A fifth-grade bully, a blossoming romance, a late-night crash
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I drag the kitchen chair out, all the way out
to the exact middle of the field, new-mown.
And place myself there, primly. I sit
back taunt, and tight, and straight. I do not
beneath this wincingly blue October sky.
I am first chair among wind instruments, and
we are the symphony: this openness, the trees round the rim
today we are performing expanse and hunger
in a minor key.
I sit at the hub of the whirl — while
all about me great patches of sound begin to tearout from here.
They arch and plummet like fierce storms upon the
sun, and the air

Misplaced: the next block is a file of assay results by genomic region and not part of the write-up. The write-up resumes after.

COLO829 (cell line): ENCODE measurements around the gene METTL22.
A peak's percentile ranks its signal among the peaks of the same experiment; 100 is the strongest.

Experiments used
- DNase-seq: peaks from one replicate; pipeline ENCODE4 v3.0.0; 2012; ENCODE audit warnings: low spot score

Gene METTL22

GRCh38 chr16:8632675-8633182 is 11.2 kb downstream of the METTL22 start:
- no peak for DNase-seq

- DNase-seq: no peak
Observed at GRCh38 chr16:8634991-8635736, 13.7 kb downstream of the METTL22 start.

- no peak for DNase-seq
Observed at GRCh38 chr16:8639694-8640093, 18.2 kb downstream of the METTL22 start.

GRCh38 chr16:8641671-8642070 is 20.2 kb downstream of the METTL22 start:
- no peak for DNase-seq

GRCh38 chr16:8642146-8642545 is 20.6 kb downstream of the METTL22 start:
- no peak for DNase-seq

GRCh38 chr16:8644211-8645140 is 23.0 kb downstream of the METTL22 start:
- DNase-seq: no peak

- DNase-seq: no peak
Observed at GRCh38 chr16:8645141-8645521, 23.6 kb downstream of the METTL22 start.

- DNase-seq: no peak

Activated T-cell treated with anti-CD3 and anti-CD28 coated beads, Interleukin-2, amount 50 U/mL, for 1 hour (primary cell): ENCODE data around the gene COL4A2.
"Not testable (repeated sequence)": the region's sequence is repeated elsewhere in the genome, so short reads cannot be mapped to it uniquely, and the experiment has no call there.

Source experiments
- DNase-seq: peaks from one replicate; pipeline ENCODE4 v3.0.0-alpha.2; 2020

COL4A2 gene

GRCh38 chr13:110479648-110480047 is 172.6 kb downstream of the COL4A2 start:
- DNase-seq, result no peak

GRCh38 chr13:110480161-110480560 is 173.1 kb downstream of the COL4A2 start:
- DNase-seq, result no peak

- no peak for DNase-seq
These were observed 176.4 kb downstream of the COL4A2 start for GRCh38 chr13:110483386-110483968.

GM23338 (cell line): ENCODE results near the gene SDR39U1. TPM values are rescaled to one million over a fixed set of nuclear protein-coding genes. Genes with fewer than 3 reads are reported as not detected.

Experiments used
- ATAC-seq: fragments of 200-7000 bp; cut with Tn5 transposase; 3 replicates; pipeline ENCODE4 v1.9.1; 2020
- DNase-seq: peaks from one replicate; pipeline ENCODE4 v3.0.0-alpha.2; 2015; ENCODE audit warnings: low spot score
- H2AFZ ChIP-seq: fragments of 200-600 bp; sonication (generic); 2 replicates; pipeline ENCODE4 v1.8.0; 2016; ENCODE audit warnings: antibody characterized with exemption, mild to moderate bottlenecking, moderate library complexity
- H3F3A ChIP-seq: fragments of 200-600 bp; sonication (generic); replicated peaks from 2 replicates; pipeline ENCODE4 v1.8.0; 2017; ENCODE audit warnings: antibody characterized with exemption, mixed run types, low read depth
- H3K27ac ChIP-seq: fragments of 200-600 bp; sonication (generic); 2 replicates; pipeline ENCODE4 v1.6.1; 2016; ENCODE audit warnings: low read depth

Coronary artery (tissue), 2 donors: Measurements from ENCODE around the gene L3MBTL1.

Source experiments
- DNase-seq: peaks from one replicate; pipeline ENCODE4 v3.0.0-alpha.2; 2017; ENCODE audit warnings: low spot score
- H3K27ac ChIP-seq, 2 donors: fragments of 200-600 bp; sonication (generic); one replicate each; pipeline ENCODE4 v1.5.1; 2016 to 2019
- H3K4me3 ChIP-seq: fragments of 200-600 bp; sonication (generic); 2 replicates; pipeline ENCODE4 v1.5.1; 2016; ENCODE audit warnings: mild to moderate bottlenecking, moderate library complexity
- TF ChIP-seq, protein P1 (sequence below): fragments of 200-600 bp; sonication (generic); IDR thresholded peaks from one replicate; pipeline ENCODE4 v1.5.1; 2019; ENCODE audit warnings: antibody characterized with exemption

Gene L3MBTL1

by this full wall, falling.
The trees huddle and recoil from one another
like whores on a streetcorner. They are jarred
every instant by the clanging cold. They clack and moan
in reedy tones. Voices rust away into the wind.
My fingers howl like hounds running blind,
nosing the wind — tracking the grass which uncoils mockingly
into a hiss behind the wind.
A fly unzips the blue noise of the sky,
that great tipped ocean hanging over us — a thawing yowl —
a god’s great wound of wandering miseries and visions.
The sinuous emptiness drains down
to the wood
and the forest, stained
whispers and shakes
like a disciple
in a dream.
And it comes to trill the red wire in my bone.
Then pares itself away, punctually, like a soldier,
like the moon.
Five rooks rise in a black, ragged shout
and run upon the sky like a flag.
A hawk scream shutters the sky, then turns its back and flaps
away. There is something familiar in its claws.
It leaves the land so homeless.
And, off its haunches, from the far shore of paleness,
winter comes cracking its old bones across the sky.
Dee Dee Small